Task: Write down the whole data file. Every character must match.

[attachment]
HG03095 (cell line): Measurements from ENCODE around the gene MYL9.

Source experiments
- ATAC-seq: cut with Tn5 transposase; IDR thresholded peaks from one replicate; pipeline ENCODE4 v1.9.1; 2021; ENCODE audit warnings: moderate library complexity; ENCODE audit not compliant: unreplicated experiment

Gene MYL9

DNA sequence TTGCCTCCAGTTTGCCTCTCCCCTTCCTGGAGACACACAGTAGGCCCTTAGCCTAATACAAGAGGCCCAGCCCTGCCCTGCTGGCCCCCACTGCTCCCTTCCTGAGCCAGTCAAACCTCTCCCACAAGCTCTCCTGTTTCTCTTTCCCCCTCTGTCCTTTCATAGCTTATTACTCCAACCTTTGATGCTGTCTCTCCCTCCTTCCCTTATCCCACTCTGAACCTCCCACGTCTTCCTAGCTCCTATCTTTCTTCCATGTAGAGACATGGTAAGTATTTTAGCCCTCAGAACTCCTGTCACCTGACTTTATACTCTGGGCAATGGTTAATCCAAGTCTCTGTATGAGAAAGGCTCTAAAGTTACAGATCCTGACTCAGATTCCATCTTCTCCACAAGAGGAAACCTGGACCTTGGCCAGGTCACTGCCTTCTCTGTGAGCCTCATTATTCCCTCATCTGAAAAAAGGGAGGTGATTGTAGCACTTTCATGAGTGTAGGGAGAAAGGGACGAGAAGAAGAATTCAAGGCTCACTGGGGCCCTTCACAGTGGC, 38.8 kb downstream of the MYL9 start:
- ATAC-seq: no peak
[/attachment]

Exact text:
HG03095 (cell line): Measurements from ENCODE around the gene MYL9.

Source experiments
- ATAC-seq: cut with Tn5 transposase; IDR thresholded peaks from one replicate; pipeline ENCODE4 v1.9.1; 2021; ENCODE audit warnings: moderate library complexity; ENCODE audit not compliant: unreplicated experiment

Gene MYL9

DNA sequence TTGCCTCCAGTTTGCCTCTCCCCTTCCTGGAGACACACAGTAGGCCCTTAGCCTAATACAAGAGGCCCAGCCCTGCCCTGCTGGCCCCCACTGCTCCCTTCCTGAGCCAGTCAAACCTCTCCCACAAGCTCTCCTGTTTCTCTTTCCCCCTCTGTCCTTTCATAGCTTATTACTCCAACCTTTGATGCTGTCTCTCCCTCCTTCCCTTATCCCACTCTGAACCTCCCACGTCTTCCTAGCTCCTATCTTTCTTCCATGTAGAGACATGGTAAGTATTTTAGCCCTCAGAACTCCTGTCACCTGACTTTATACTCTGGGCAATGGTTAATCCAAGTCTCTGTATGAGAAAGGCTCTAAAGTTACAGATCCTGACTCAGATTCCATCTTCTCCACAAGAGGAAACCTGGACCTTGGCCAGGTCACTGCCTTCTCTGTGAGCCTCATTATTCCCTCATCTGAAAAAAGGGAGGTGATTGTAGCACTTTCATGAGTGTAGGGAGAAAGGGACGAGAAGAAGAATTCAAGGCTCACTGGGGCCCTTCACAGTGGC, 38.8 kb downstream of the MYL9 start:
- ATAC-seq: no peak